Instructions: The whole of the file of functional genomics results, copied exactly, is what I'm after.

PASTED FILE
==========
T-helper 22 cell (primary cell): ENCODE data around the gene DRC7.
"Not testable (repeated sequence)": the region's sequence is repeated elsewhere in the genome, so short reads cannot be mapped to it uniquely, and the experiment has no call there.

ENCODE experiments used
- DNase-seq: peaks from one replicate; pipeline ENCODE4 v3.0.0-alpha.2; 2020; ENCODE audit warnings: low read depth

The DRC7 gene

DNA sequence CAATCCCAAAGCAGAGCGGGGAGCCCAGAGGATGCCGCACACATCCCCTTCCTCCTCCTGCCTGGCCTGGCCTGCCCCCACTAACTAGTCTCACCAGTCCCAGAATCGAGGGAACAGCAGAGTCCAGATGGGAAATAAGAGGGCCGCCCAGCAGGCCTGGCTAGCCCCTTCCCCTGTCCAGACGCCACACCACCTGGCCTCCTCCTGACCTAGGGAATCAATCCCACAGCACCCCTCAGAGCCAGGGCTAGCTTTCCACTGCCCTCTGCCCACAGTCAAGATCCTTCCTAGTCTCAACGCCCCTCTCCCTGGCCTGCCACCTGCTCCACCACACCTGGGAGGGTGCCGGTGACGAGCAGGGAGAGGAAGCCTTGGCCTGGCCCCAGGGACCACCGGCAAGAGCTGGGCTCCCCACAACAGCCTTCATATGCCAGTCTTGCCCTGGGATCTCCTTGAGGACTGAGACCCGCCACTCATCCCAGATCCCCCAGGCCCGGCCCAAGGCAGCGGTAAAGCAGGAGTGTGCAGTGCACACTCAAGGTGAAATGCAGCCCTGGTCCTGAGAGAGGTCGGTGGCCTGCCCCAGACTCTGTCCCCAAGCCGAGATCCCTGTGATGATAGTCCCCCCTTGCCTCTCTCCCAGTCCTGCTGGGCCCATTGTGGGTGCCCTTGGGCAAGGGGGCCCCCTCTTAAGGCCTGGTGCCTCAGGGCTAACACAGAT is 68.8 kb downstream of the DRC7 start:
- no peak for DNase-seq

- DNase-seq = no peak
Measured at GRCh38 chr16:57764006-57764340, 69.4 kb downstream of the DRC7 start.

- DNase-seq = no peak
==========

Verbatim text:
T-helper 22 cell (primary cell): ENCODE data around the gene DRC7.
"Not testable (repeated sequence)": the region's sequence is repeated elsewhere in the genome, so short reads cannot be mapped to it uniquely, and the experiment has no call there.

ENCODE experiments used
- DNase-seq: peaks from one replicate; pipeline ENCODE4 v3.0.0-alpha.2; 2020; ENCODE audit warnings: low read depth

The DRC7 gene

DNA sequence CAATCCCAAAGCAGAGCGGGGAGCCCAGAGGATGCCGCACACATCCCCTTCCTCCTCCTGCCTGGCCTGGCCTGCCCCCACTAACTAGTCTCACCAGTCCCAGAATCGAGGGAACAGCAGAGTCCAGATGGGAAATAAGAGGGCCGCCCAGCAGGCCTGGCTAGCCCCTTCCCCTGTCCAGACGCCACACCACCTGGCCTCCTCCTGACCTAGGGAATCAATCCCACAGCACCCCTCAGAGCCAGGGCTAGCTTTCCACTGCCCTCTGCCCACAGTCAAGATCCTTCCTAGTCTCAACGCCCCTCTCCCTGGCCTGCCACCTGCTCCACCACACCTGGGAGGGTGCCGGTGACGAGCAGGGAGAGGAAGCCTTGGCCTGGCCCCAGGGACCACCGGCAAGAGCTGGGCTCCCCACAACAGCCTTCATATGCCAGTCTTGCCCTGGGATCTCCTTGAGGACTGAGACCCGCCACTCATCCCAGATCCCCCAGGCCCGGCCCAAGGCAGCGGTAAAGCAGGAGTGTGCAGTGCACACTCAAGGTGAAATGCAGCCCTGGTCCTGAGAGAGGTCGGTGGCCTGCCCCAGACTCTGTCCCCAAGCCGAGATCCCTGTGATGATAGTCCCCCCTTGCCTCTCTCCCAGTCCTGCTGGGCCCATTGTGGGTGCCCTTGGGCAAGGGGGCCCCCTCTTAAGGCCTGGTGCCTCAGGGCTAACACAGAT is 68.8 kb downstream of the DRC7 start:
- no peak for DNase-seq

- DNase-seq = no peak
Measured at GRCh38 chr16:57764006-57764340, 69.4 kb downstream of the DRC7 start.

- DNase-seq = no peak